Doctor Who star Matt Smith exchanged the TARDIS for the trains of the Downpatrick & County Down Railway this week while filming a new TV drama.
But it was time travel of a different kind as the local heritage railway was transformed into 1930s Berlin for several key scenes of the BBC2 drama ‘Christopher and His Kind’.
The Time Lord actor plays the lead role of English novelist Christopher Isherwood who lived in Berlin during the period of Hitler’s rise to power in the feature-length drama.
He was joined on set by fellow Doctor Who actor Toby Jones who played the villainous ‘Dream Lord’ in the episode “Amy’s Choice”, which aired two weeks ago on BBC1. Toby Jones plays
Gerald Hamilton, a peculiar man who provided the inspiration for the title character in the Isherwood novel ‘Mr Norris Changes Trains’.
Railway chairman Michael Collins said they were delighted to assist the film-makers.”We have one or two Doctor Who fans amongst our volunteers,” he admits, “so they were straight down and amongst the set to get up close and see Matt and Toby’s performances.”
Filming took place in the late evening and early morning of last Wednesday and Thursday (26th and 27th May). Mr Collins adds that while the script, and the production, is a tightly guarded secret keenly kept by the production team, Mammoth Screen, the Time Lord didn’t escape entirely unnoticed.
“A couple of local school children somehow got wind of what was happening and managed to sneak in past the crew to meet Matt and get some autographs, which he was more than happy to do” he grins.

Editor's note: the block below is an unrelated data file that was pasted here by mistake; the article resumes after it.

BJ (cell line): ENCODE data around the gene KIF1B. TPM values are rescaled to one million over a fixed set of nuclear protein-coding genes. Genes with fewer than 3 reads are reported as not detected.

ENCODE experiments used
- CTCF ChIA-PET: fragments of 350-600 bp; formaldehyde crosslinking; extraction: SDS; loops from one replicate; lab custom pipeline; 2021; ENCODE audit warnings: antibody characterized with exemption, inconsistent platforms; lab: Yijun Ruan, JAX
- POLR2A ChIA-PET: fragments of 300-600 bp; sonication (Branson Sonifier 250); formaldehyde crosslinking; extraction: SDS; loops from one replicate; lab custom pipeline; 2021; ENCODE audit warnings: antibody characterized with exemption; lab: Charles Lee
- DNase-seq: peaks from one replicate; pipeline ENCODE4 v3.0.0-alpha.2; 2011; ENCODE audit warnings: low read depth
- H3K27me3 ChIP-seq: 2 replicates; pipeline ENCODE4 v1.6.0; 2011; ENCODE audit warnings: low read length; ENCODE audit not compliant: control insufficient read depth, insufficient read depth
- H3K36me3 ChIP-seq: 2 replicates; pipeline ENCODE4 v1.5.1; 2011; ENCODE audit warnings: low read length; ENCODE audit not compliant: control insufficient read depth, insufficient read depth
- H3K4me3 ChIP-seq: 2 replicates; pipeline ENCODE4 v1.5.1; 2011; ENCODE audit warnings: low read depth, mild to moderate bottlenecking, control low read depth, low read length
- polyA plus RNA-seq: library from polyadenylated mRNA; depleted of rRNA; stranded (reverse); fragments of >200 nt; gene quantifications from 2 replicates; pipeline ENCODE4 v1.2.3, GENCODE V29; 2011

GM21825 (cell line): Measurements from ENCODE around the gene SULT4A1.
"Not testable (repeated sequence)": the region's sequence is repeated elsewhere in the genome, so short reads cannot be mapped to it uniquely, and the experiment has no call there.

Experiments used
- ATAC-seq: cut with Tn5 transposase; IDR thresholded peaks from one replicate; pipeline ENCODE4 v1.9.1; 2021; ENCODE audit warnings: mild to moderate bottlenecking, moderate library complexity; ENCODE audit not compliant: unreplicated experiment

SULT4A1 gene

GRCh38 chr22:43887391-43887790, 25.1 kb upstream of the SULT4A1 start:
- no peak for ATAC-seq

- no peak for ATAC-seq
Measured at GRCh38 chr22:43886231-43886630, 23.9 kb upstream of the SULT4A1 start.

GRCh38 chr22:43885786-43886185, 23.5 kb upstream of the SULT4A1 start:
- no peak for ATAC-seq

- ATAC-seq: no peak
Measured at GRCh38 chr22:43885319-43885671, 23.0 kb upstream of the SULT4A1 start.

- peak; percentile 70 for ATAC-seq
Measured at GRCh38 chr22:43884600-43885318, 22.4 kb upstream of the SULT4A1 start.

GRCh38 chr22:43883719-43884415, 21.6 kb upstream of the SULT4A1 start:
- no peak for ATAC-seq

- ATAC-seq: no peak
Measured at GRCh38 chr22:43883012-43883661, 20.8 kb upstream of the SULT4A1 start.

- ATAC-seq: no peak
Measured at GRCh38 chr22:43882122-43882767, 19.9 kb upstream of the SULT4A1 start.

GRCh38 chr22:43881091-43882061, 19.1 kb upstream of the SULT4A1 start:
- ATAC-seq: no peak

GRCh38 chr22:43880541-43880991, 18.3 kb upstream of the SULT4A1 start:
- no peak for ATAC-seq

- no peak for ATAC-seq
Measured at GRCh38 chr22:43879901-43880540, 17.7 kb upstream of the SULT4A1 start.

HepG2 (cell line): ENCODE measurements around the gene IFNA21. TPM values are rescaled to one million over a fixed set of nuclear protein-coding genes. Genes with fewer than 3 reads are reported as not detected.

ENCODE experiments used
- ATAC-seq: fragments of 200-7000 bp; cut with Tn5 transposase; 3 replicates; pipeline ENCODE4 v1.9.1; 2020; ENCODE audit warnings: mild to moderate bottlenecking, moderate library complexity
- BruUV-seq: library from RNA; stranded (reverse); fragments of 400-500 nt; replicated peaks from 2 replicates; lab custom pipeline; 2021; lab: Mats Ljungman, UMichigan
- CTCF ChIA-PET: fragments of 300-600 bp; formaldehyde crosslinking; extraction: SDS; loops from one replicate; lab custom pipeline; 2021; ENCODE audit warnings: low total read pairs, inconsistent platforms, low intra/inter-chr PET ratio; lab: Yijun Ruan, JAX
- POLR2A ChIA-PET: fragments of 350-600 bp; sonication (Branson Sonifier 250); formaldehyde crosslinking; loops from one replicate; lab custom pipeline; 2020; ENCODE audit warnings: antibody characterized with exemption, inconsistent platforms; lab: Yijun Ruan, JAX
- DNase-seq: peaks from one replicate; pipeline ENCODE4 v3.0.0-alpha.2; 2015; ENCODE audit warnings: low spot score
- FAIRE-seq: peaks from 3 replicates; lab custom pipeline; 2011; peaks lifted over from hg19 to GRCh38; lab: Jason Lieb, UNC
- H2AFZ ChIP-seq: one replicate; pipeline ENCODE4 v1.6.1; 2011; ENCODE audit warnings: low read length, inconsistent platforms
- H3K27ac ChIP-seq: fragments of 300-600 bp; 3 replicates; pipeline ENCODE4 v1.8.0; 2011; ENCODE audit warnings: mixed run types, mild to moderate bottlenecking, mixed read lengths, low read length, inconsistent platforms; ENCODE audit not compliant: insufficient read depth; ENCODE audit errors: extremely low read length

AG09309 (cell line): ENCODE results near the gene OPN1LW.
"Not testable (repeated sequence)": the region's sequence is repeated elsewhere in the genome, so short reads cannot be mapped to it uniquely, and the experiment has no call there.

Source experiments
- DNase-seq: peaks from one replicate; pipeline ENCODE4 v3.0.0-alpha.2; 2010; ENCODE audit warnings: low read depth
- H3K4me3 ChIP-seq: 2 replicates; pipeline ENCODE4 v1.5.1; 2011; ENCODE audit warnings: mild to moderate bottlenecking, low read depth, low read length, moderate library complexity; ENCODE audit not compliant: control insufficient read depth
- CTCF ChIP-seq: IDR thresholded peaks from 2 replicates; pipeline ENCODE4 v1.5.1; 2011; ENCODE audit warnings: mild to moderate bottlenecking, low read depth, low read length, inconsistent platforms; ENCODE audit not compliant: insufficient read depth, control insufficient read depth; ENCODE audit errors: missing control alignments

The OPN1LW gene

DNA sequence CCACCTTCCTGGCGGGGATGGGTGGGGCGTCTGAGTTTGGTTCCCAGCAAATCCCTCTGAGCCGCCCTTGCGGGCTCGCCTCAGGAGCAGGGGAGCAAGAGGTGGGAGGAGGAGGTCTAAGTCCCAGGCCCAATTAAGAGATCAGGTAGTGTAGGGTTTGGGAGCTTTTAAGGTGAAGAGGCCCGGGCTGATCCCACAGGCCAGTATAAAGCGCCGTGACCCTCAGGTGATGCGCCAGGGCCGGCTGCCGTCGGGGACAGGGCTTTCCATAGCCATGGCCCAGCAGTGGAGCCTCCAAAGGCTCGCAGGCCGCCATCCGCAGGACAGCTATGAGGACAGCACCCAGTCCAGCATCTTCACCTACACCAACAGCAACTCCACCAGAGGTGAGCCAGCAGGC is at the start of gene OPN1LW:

Mr. Collins continues, “It really is terrific what their art department did, our foyer was transformed into an 1930s Amsterdam café, while the station platform was adorned with German station names.
“Nothing was left to chance as they strove to create an authentic 1930s Berlin feel. The crew pasted up posters for the Volksfest carnival of 1933 and ‘Deutschland Ernacht’ on the walls and old tables and chairs and a bar replaced ticket racks in the station”.
He adds, “They also fell in love with our 1935 German built steam engines, which they simply couldn’t get anywhere – even although they were built for Ireland.” Mr Collins says that the fact that the Downpatrick railway was chosen for another major production demonstrates its growing appeal as a film location.
“We’re no stranger to big names filming in Downpatrick – over the years we’ve had Griff Rhys Jones, Graham Norton and Harry Seacombe all filming sequences at Downpatrick.”
He adds, “It shows that we can offer something different to other organisations, where they can set up in time and have the flexibility to get the station and train as they would want it.”
The production company is hoping to use a number of other locations in Northern Ireland, including Mount Stewart House in Newtownards, Ballywalter Park Estate and the Scottish Mutual Building behind City Hall in Belfast.
This 90-minute film is directed by Geoffrey Sax (Tipping The Velvet) and produced by Celia Duval (Margot) for Mammoth Screen, with Michele Buck, Kevin Elyot and Damien Timmer as executive producers.